Then dump all the dough ingredients except for the salt into a bowl. You can absolutely knead this by hand. I am a fan of using my mixer with the dough hook. After the dough has really come together, slowly knead in the salt. Knead just until the dough passes the windowpane test, meaning that, when you take a small piece of it and stretch it between your fingers, it gets thin enough to be translucent without ripping. Cover and let it rise for approximately 1 hour and 45 minutes.
3. Fill and roll
Punch down the dough and give it a few kneads to redistribute the yeast and ensure the dough is all at the same temperature. Roll it out into a rectangle, approximately 6 inches wide and 18-22 inches long. Use a pastry brush to apply a thin coat of oat milk all over the dough, except for approximately ½ an inch of the top of the width of the 6 inch edge.
Sprinkle the sugar/cinnamon/flour mixture all over the dough and top with the raisins. Roll the dough up. You want to roll it so that it has a little room to rise but tight enough to avoid air pockets. Rolling it too tight will cause the dough to crack as it bakes. Place the dough in a greased 9-inch by 5-inch loaf pan.
Cover loosely with plastic wrap and let the dough rise for one hour, at which point the dough should be approximately one inch above the edge of the pan.
4. Bake, cool and enjoy!
Bake the bread for 45 minutes. The internal temperature should be at least 190° F. Once it’s done, take it out of the oven and remove it from the pan. Allow it to cool completely on a wire rack before slicing. Cooling it out of the pan will avoid the sides from getting soggy.
Frequently Asked Questions About Making Vegan Cinnamon Raisin Sourdough Bread
Can I use active dry yeast instead of instant yeast in vegan cinnamon raisin sourdough bread?
Yes. Increase the amount of yeast to 2¾ teaspoons. Dissolve the active dry yeast in the heated oat milk for approximately 5 minutes, until it gets foamy.
Can I refrigerate the vegan cinnamon raisin sourdough dough overnight?
Yes. After you fill and roll the dough up, place it into the prepared pan. Instead of allowing it to rise for an hour, wrap the loaf pan and dough in plastic wrap and place it in the refrigerator overnight. In the morning, take it out of the refrigerator for a half hour while the oven preheats. Bake as usual.
Vegan Cinnamon Raisin Sourdough Bread
- 1 9-inch by 5-inch loaf pan
- 110 grams baking potato (½ cup)
- 113 grams sourdough discard (½ cup)
- 360 grams all purpose flour (3 cups)
- 2½ teaspoons instant yeast (See note below for active dry yeast)
- 1 Tablespoon sugar
- 71 grams vegan butter (5 Tablespoons)
- 152 grams oat milk, warmed to approximately 100° F (⅔ cup)
- 8 grams sea salt (1¼ teaspoons)
- 75 grams sugar (¼ cup plus 2 Tablespoons)
- 2¼ teaspoons ground cinnamon
- 1 Tablespoon all purpose flour
- 83 grams raisins (heaping ½ cup)
- 1 Tablespoon oat milk
- Fill a small or medium saucepan with water and bring to a boil. (Do not add salt.) Peel the potato. Cut it into quarters, then into approximately ½ inch pieces. Once the water comes to a boil, add the potato pieces, cooking for 10-12 minutes, just until they are tender enough for a fork to easily slide into them. Drain, mash and allow to cool a bit until lukewarm. Weigh out 110 grams or measure out ½ cup. (Save the rest for dinner.)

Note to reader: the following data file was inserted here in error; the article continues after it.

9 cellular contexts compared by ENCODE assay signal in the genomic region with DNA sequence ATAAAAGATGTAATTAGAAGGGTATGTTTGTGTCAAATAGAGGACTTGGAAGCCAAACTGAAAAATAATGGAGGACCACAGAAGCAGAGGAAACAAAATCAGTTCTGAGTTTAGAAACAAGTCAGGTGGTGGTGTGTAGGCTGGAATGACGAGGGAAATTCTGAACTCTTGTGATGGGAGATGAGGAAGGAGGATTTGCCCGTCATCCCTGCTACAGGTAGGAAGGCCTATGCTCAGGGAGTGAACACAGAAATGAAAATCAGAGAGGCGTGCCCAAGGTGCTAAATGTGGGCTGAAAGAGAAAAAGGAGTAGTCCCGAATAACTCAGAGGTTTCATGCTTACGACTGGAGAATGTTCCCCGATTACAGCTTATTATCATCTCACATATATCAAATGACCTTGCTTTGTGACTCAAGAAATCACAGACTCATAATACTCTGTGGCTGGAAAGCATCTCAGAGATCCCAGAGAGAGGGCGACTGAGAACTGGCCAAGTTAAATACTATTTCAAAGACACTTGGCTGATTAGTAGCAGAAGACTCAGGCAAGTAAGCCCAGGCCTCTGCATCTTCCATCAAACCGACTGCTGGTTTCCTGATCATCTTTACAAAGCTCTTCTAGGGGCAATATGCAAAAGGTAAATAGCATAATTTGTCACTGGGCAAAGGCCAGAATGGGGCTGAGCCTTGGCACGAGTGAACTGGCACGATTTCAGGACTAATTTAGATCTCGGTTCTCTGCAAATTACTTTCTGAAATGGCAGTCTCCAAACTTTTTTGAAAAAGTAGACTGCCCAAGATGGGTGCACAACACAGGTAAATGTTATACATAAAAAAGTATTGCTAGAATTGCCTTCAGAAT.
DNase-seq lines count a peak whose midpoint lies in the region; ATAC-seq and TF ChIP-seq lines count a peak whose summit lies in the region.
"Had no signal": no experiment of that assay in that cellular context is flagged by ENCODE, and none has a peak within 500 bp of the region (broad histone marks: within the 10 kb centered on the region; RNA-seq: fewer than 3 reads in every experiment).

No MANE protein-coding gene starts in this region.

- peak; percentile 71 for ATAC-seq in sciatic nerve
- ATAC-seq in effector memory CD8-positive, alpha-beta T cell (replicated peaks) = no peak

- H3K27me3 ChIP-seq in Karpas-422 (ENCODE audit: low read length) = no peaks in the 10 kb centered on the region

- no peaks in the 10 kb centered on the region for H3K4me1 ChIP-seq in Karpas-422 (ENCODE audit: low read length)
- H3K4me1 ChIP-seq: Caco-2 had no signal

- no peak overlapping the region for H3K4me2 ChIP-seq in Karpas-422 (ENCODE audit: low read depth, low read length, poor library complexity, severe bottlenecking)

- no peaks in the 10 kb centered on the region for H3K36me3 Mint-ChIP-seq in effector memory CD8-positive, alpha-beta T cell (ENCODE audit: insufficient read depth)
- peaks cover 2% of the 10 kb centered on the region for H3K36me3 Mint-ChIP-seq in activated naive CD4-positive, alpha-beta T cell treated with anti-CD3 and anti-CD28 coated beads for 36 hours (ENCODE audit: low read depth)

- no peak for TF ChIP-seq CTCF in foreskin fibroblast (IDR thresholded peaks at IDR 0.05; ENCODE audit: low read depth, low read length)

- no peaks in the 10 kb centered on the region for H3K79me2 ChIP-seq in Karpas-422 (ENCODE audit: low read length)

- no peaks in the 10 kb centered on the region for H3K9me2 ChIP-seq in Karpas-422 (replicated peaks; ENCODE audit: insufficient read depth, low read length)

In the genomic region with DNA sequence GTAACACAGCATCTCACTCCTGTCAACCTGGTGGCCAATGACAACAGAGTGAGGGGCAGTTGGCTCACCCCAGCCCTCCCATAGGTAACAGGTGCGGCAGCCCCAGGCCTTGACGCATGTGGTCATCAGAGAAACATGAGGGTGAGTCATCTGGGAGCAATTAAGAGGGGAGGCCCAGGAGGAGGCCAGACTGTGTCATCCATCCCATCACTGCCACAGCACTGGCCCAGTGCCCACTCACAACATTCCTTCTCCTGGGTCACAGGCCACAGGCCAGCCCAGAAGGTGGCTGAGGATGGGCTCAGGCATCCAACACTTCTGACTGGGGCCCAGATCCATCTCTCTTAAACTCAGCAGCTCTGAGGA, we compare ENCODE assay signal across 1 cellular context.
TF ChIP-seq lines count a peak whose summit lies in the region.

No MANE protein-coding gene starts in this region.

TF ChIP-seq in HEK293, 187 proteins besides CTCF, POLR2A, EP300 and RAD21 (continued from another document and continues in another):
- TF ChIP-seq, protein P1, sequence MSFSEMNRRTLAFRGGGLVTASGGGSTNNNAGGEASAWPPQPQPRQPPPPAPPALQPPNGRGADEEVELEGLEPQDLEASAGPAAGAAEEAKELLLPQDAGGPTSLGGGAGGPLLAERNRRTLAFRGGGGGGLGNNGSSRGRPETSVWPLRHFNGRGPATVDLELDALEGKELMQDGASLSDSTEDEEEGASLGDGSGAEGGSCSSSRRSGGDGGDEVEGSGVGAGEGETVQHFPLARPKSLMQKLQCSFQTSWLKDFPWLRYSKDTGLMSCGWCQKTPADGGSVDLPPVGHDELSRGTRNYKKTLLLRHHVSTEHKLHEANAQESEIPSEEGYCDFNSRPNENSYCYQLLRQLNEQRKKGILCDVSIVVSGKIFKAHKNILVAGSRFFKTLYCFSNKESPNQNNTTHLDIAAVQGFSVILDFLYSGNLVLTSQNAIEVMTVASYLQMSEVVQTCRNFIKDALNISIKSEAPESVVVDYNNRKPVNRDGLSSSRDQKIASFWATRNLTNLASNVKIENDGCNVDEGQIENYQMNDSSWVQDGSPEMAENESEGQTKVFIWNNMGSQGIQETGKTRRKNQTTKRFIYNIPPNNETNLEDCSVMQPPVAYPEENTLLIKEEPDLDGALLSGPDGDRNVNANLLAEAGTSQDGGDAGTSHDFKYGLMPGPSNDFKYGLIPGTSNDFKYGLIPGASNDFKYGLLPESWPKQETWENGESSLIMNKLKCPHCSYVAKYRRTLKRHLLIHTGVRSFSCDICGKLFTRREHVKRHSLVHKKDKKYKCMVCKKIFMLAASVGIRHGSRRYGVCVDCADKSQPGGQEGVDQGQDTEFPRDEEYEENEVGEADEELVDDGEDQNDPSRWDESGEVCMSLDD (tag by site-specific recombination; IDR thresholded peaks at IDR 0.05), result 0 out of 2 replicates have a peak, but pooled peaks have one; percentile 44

- Place all of the dough ingredients except for the salt into the bowl of an electric mixer. (Or knead them all by hand in a bowl.) Knead on a medium speed until a dough forms, approximately 2-3 minutes. Lower the speed and slowly add in the salt. Increase the speed to medium and continue kneading until the dough passes the windowpane test.
- Shape the dough into a ball and cover with plastic wrap. Allow it to double in size, approximately 1 hour and 45 minutes.
- In a small bowl, mix the sugar, cinnamon and flour together. Set aside.
- Spray a 9-inch by 5-inch loaf pan with non-stick spray.
- Punch down the dough and give it a few kneads by hand. Roll it out into a long rectangle, approximately 6 inches by 20 inches. Brush a thin layer of oat milk all over the dough, except for the top ½ inch. Sprinkle with the cinnamon mixture and then the raisins. Use the rolling pin to gently push the filling and raisins into the dough. Roll the dough up and pinch the seams together. Place the dough into the prepared pan. Cover loosely with plastic wrap and allow to rise for one hour.
- Approximately 30 minutes into the second rise, preheat the oven to 350° F.
- At the end of the second rise, the dough should have risen approximately 1 inch above the top of the pan. Bake for 45 minutes. The internal temperature of the dough should be at least 190° F. Immediately remove from pan and allow to cool completely on a wire rack.
- If using active dry yeast, increase to 2¾ teaspoons. Dissolve the yeast in the heated oat milk for 5-10. minutes, until it foams. Continue with the recipe, kneading together the rest of the dough ingredients except for the salt.